Breastfeeding, Sustainability, and Community Connection
From August 1st-7th the world celebrates World Breastfeeding Week to bring awareness to barriers that still exist for families and to promote breastfeeding as the perfect form of nutrition. This year’s theme is ‘Breastfeeding: A Key to Sustainable Development’ and coincides with the 17 Sustainable Development Goals. The theme declares that breastfeeding benefits the environment, community, and future generations. Breastfeeding is not only a health issue for mothers and babies, but a social and an environmental issue as well. Here are four ways that breastfeeding benefits the environment:
- Little to no carbon footprint: breastmilk is completely natural and unprocessed. Artificial baby milk is manufactured in factories and fuel is used to transport the product thousands of miles in order to be distributed in various stores. This production and distribution process contributes to greater carbon emissions which lead to global warming and negatively impacts the environment.
- No waste: breastmilk production is completely based on supply and demand. You won’t ever need to throw away extra milk, packaging, containers or nipples that your baby has outgrown, meaning fewer items end up in a landfill. Most products for artificial baby milk feeding are made of plastic, silicone or glass. Many of these products take hundreds of years to break down in landfills.
- Little to no energy or resources used: the entire process of producing breastmilk takes place completely in-house… and that house is your body! No water, bottles, electricity, soap or formula needed.
- Little to no cost: unlike other forms of feeding that require the purchase of other items, all you need is you and your baby. Breastfeeding is low-cost, affordable, and practical.
The World Breastfeeding Week theme also emphasizes the importance of partnership and collaboration when striving to create change. Multi-sector collaboration is necessary to promote health and wellness in our society. Breastfeeding plays a vital role in creating a sustainable, equitable, and healthy future. It is with this in mind, that breastfeeding should be protected and celebrated to ensure vibrant and healthy communities. I invite you to celebrate World Breastfeeding Week and to join an event in your area. For a list of World Breastfeeding Week celebrations, check out Breastfeeding Events or the Breastfeeding Coalition of Washington July 2016 Newsletter for the most comprehensive list. How will you celebrate World Breastfeeding Week and be a community partner in protecting the environment?
Stand up for breastfeeding moms
As a physician who provides obstetrical and newborn care, I have some control over the messages that my new mothers hear while in the hospital. Fortunately, I also have the ability to write orders which limit formula use for medical reasons only. Nurses can call me, and as a lactation consultant I can also stage appropriate and baby-friendly interventions.
However, many dietitians, community-based healthcare staff, and breast-feeding advocates do not routinely provide in-hospital care. I can only imagine how difficult it is to know that your patients and clients, whom you have worked so hard to educate and prepare for motherhood, may be exposed to contradictory messages about breastfeeding at such a vulnerable time.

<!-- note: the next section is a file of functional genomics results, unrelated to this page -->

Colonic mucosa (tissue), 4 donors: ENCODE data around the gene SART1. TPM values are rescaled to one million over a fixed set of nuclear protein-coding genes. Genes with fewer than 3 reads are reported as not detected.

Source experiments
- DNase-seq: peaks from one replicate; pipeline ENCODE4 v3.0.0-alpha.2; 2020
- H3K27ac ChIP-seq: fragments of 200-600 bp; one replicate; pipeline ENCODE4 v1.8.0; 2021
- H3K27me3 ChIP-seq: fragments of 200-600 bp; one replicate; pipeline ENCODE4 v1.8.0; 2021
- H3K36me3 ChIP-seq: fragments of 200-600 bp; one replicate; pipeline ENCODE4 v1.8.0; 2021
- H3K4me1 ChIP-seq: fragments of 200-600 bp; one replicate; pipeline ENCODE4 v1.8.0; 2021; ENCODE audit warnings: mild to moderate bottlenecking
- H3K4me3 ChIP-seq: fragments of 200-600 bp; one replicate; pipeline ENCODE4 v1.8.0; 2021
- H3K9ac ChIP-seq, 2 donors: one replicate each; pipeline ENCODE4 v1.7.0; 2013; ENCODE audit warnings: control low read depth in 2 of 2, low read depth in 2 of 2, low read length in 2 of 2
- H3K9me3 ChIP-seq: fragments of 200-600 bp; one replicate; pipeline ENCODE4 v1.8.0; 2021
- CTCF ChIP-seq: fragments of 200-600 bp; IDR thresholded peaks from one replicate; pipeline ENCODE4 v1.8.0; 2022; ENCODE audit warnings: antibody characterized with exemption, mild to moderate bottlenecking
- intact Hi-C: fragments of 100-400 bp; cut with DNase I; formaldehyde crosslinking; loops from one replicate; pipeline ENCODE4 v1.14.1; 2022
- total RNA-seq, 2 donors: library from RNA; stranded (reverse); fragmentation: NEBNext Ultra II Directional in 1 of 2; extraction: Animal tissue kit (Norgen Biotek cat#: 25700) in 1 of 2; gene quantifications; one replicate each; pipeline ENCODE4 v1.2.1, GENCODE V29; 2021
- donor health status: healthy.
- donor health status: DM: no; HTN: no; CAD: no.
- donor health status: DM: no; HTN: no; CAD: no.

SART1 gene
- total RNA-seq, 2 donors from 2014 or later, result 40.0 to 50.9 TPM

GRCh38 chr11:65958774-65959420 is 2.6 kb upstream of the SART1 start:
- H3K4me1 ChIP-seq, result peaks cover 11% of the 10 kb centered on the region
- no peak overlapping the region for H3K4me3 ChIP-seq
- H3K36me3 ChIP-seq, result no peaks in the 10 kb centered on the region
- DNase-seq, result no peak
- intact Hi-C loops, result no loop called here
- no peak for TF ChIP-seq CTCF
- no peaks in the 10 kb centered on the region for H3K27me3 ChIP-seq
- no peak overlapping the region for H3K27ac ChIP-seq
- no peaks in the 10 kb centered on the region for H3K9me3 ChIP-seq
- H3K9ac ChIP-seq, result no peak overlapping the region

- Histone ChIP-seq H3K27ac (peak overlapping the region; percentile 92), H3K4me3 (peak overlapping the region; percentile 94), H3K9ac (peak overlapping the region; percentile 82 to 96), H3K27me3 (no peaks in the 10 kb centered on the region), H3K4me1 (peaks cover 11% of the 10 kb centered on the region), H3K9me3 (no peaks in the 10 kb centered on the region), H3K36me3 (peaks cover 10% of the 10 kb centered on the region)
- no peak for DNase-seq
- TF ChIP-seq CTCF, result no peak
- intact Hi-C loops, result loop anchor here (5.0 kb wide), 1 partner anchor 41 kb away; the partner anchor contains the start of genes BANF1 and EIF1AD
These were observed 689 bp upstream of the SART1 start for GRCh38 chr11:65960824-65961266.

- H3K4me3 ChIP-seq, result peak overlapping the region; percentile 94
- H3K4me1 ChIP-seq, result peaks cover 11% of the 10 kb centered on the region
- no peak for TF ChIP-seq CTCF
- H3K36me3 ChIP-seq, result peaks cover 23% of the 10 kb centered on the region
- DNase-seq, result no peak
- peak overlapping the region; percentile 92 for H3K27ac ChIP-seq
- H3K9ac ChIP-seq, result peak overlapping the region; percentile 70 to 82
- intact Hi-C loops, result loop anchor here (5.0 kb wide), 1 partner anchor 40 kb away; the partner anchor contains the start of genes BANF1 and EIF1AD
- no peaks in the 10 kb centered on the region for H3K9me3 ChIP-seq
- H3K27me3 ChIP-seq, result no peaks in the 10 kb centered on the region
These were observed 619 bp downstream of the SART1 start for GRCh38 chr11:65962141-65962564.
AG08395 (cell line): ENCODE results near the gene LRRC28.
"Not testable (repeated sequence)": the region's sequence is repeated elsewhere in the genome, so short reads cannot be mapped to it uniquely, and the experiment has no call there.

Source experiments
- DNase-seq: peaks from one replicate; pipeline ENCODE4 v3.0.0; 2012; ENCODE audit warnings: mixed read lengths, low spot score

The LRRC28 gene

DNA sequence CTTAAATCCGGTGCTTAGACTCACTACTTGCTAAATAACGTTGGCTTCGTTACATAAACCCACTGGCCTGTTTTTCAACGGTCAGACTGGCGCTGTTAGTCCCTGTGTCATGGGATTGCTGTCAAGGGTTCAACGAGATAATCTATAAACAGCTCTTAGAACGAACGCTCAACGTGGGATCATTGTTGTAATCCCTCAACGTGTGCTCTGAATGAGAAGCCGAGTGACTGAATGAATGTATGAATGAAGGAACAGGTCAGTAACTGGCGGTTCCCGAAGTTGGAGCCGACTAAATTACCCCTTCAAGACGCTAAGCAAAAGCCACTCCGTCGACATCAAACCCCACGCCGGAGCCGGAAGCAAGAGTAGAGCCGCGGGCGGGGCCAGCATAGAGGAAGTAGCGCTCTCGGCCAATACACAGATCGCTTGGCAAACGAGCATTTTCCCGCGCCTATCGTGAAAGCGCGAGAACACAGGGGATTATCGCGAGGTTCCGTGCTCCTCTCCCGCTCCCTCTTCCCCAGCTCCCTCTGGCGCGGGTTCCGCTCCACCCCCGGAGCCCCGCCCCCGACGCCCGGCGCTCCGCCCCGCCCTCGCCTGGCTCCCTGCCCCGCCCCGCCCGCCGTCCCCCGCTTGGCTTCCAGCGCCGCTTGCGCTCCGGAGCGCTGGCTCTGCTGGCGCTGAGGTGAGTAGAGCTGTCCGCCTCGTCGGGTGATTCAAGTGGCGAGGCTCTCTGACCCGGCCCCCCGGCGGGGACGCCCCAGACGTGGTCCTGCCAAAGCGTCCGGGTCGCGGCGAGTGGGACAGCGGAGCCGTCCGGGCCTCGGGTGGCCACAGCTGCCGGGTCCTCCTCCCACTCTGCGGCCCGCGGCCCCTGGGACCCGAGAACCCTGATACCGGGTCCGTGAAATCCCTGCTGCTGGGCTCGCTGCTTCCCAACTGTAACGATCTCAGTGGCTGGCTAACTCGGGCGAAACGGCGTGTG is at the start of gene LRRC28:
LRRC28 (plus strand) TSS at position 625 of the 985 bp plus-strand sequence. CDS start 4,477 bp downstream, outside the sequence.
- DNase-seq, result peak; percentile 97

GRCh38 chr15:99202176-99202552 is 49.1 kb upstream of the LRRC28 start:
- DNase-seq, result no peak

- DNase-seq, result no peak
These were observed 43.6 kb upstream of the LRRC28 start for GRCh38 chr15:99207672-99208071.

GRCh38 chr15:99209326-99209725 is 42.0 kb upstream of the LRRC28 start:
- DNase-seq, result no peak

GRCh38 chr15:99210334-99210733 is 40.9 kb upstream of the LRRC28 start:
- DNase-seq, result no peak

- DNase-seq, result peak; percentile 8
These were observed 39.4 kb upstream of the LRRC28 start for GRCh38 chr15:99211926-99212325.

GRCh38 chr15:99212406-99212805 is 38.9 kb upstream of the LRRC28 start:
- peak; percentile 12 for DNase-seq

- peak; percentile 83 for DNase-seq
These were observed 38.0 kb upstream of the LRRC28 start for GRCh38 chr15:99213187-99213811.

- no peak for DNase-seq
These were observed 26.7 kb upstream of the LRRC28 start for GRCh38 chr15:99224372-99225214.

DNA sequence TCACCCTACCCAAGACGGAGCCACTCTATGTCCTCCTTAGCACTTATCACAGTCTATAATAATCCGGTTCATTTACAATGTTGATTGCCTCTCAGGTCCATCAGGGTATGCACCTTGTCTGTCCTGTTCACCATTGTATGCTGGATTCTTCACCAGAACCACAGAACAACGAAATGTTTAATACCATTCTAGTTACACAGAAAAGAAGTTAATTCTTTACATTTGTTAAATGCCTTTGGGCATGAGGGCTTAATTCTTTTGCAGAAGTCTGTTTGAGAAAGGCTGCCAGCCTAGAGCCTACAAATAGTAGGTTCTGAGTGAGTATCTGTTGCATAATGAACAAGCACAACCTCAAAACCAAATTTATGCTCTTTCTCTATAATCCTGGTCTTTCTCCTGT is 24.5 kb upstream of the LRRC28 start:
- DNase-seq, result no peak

As breast-feeding advocates, we hear messages about the potential consequences of just a single bottle of formula, but we have little ability to stop that single feeding at the times when that influence is most needed. However, I do think that there are many important points to remember with regard to breast-feeding promotion in the outpatient setting.
First, in the age of social media, it is important to remember that our clients and patients often turn to the Internet for guidance. Therefore, I would strongly recommend that as breast-feeding advocates we identify hospitals, physicians, midwives, internet groups, and web sites which consistently provide (and demand) baby friendly neonatal care, and make those comments in those places where our patients will see them. For example, does a medical clinic or hospital have a Facebook page? Make comments EVERY TIME you hear of a patient who had a good breastfeeding experience. We can help our patients select providers and hospitals which align with their goals, and OUR goals. Get the word out where our clients are looking.
In addition, as outside-hospital providers, I encourage you to put pressure on in-hospital staff to provide the quality of care that we expect. Perhaps it may be a phone call to a physician or midwife, or the director of the birth center at a hospital, to inquire as to why a patient, or several patients, may have received formula. The specific answer may not be available, or may be limited by HIPPA compliance, but it does demonstrate a vested interest in the well-being of our most vulnerable. Perhaps it may be an annual visit to a local medical clinic to explain the outsides services available to physicians that YOU provide. Consider also giving physicians, midwives, nurses, and in-hospital staff the appreciation that they deserve in very public ways. Never underestimate the value of personal contact. Market breastfeeding. Be deliberate and methodical.